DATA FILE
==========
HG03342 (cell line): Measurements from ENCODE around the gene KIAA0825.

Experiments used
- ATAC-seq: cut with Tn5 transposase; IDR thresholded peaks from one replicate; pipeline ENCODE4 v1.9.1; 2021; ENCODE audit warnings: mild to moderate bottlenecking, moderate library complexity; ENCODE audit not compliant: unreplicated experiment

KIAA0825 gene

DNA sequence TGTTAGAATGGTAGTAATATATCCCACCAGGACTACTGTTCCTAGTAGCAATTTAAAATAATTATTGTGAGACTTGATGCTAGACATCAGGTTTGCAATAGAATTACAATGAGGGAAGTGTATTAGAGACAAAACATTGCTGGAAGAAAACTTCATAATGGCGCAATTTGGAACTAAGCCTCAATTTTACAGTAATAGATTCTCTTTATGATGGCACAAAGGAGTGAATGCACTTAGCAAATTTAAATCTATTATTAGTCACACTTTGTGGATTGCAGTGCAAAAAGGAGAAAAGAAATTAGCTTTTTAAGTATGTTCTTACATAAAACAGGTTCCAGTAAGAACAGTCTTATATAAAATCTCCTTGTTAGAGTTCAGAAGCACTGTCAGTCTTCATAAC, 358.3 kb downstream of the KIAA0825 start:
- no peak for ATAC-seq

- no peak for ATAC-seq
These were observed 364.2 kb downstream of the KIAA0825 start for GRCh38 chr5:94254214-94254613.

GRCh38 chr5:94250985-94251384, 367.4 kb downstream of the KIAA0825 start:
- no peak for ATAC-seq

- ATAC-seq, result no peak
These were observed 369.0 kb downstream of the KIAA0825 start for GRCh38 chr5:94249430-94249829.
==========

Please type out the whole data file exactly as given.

HG03342 (cell line): Measurements from ENCODE around the gene KIAA0825.

Experiments used
- ATAC-seq: cut with Tn5 transposase; IDR thresholded peaks from one replicate; pipeline ENCODE4 v1.9.1; 2021; ENCODE audit warnings: mild to moderate bottlenecking, moderate library complexity; ENCODE audit not compliant: unreplicated experiment

KIAA0825 gene

DNA sequence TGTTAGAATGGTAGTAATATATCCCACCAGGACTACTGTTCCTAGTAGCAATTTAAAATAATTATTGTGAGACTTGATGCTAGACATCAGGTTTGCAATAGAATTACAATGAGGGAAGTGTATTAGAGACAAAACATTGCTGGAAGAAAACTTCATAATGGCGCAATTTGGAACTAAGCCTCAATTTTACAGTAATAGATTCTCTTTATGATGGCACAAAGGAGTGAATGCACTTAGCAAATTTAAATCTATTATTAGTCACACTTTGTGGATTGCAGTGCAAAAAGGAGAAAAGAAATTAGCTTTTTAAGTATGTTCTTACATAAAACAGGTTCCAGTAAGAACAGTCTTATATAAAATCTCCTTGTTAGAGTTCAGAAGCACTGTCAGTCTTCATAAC, 358.3 kb downstream of the KIAA0825 start:
- no peak for ATAC-seq

- no peak for ATAC-seq
These were observed 364.2 kb downstream of the KIAA0825 start for GRCh38 chr5:94254214-94254613.

GRCh38 chr5:94250985-94251384, 367.4 kb downstream of the KIAA0825 start:
- no peak for ATAC-seq

- ATAC-seq, result no peak
These were observed 369.0 kb downstream of the KIAA0825 start for GRCh38 chr5:94249430-94249829.